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Joint Tenancy Case Study

Discussion in 'Legal Issues' started by Zii, 26th Sep, 2015.

  1. Zii

    Zii Member

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    Adelaide
    Hi All,

    A couple (we'll call them Adam and Eve, aged 40 and 38 respectively - no kids) living in South Australia own a house (PPR) as Joint Tenants, unfortunately, they no longer see eye-to-eye (putting it lightly); especially when it comes to the almighty dollar (ahhh, the joys of marriage). Eve is business-minded and wants to begin investing in property to create passive income. Adam prefers to play it safe and wants to live a simple life; ideally, he wants to work until retirement... besides, all this talk of rental yields, LVR's, and cash-cows is overwhelmingly complicated.

    Eve, using the equity from their PPR, has planned to demolish, subdivide and build two rental houses. From her feasibility study, the two properties will be positive cashflow and will generate a nice profit of $21,300/year (after expenses)!

    Now, taking Adam and Eve's political situation into consideration, how can Eve proceed with her plan if Adam is against it?

    In other words: As Joint Tenants owning a PPR in S.A., do both tenants need to approve any actions* pertaining the PPR?

    *Actions
    : Renovations, Demolitions, Subdivisions, Accessing Equity, etc.
     
  2. Terry_w

    Terry_w Solicitor, Finance Broker, CTA Business Member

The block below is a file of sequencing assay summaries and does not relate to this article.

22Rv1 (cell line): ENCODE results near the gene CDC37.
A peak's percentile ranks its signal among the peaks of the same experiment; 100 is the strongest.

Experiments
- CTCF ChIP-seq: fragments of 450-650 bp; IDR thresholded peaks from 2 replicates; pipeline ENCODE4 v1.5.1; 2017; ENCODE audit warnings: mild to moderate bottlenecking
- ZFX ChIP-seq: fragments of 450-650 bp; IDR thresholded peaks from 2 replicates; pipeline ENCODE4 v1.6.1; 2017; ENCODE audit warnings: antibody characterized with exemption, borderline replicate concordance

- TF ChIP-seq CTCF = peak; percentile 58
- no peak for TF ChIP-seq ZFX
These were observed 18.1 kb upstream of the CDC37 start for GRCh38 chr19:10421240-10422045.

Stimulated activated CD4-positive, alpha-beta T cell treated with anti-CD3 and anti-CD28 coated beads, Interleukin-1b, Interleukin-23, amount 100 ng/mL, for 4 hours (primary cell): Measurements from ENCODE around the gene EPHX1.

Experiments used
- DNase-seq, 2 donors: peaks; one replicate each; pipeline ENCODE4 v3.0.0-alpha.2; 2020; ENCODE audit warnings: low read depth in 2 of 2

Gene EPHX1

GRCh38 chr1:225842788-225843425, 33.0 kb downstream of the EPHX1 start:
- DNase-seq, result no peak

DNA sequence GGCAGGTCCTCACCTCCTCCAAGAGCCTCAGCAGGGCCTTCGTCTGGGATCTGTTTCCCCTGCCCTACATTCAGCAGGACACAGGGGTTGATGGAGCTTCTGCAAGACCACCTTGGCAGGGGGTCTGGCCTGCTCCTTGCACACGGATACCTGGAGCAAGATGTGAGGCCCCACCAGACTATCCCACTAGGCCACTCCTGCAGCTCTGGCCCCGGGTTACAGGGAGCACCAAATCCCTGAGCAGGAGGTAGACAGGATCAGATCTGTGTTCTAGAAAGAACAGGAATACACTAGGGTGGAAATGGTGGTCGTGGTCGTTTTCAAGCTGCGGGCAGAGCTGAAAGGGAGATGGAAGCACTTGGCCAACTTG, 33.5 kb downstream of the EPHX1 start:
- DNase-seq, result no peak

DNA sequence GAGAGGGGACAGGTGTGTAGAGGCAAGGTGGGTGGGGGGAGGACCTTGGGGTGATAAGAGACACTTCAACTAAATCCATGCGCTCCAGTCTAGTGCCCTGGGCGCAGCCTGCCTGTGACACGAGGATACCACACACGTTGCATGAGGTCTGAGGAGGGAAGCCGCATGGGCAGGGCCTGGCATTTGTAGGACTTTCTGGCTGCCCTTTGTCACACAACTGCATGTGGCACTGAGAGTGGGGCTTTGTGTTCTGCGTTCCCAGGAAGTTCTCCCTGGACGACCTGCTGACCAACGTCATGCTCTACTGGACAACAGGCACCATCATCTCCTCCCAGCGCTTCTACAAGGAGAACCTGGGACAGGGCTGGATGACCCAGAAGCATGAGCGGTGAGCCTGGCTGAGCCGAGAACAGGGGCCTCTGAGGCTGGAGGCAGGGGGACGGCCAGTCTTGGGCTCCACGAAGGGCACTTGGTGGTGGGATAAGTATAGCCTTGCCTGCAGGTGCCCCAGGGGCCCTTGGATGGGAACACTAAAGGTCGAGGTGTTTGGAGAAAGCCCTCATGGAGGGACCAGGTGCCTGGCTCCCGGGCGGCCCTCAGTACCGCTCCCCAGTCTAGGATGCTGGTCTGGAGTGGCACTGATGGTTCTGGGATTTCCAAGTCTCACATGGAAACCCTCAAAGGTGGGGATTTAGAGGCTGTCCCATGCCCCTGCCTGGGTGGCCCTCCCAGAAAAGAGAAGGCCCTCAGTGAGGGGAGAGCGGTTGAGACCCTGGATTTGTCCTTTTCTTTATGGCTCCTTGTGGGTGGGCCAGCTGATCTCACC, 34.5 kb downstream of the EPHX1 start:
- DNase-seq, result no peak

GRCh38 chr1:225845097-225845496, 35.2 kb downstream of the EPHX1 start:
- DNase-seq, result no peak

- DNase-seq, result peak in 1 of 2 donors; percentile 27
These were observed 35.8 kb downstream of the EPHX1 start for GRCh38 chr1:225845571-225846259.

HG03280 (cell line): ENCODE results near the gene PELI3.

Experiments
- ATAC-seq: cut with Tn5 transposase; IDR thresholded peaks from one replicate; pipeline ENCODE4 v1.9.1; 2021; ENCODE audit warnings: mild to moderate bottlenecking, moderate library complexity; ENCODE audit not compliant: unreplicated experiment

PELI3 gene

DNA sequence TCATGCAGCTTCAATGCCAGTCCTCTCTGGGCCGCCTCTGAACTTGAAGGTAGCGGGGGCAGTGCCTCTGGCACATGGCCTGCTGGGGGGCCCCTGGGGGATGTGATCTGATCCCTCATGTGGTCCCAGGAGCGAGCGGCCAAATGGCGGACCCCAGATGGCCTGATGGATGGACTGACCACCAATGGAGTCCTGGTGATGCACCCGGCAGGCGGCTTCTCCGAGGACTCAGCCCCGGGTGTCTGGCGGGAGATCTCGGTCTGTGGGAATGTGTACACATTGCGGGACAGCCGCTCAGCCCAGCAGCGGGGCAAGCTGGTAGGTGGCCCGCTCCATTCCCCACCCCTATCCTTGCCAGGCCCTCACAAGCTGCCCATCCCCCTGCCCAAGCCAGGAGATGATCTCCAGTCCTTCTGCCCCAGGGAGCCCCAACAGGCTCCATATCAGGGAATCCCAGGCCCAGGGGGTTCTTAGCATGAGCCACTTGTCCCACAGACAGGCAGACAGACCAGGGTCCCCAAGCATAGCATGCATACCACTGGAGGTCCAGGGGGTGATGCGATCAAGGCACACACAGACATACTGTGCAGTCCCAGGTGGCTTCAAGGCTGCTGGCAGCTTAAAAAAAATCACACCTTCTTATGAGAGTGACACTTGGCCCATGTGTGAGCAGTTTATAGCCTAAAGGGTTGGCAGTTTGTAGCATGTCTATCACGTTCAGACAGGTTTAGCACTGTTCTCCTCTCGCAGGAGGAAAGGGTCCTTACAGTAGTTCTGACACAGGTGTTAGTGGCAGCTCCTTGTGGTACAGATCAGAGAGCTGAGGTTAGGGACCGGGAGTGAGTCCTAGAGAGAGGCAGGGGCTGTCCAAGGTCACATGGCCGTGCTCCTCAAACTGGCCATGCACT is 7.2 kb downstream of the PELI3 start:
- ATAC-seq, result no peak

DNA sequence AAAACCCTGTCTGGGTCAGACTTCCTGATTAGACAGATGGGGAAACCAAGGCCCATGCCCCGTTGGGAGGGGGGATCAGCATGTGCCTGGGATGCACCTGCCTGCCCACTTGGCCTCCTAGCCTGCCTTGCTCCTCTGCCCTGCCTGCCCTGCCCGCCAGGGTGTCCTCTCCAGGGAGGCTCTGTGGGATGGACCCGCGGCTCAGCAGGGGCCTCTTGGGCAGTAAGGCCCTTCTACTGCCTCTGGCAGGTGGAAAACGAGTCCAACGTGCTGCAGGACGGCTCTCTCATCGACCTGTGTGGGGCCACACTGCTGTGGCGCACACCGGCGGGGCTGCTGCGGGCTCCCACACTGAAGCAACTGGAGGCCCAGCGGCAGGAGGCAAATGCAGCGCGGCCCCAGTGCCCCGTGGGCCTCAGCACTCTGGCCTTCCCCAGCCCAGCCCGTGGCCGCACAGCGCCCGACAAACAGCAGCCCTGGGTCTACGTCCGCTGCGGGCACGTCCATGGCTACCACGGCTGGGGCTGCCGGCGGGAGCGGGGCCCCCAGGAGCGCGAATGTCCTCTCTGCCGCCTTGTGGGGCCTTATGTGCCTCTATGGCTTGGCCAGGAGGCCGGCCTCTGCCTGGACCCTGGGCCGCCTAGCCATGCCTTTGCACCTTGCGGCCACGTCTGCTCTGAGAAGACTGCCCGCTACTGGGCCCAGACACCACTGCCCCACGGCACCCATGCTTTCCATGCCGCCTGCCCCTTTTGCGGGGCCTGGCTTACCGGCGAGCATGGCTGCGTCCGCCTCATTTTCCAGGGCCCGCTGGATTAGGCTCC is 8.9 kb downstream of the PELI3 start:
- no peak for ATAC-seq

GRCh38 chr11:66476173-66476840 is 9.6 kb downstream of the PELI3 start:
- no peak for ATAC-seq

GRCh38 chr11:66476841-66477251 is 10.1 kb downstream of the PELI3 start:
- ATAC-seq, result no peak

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    With a joint tenancy each person owns the same interest in the property. Each has a right to the whole property with the other joint tenants but no particular right to any share of it.

    One owner could do improvements to the property. But it would be difficult to recover the other owner's share of the expenses. But there is a right in equity to the improved value going to the person who paid for it. e.g If you paid for a granny flat and the other owner suddenly went bankrupt it would be unfair for you to lose half the property when you may have paid for 75% of the value.

    A JT cannot mortgage their 'share' of the property as there is no share. A TIC owner could - if there was a lender willing to lend.

    Subdivision is a change in legal title so all owners would need to agree.

    If there is a dispute and all owners cannot agree then one can apply to the courts to appoint a trustee who will take over ownership and sell the property.
     
  3. Terry_w

    Terry_w Solicitor, Finance Broker, CTA Business Member

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  4. Zii

    Zii Member

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    Adelaide
    Thanks Terry_w,

    May you please expand a little more regarding the equity? Let's say Eve wanted to pull out $2,000 for professional financial services, would that require approval from the other JT?
     
  5. Terry_w

    Terry_w Solicitor, Finance Broker, CTA Business Member

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    You can't pull equity out - only borrow money. To borrow money you need to apply for a loan. All owners need to be in the loan or guarantee so without consent it will be impossible to borrow.

    If a loan is already in place then there may be the ability to borrow without further consent - e.g redraw or a LOC. Whether you can do this or not will depend on how the account is set up - who has access.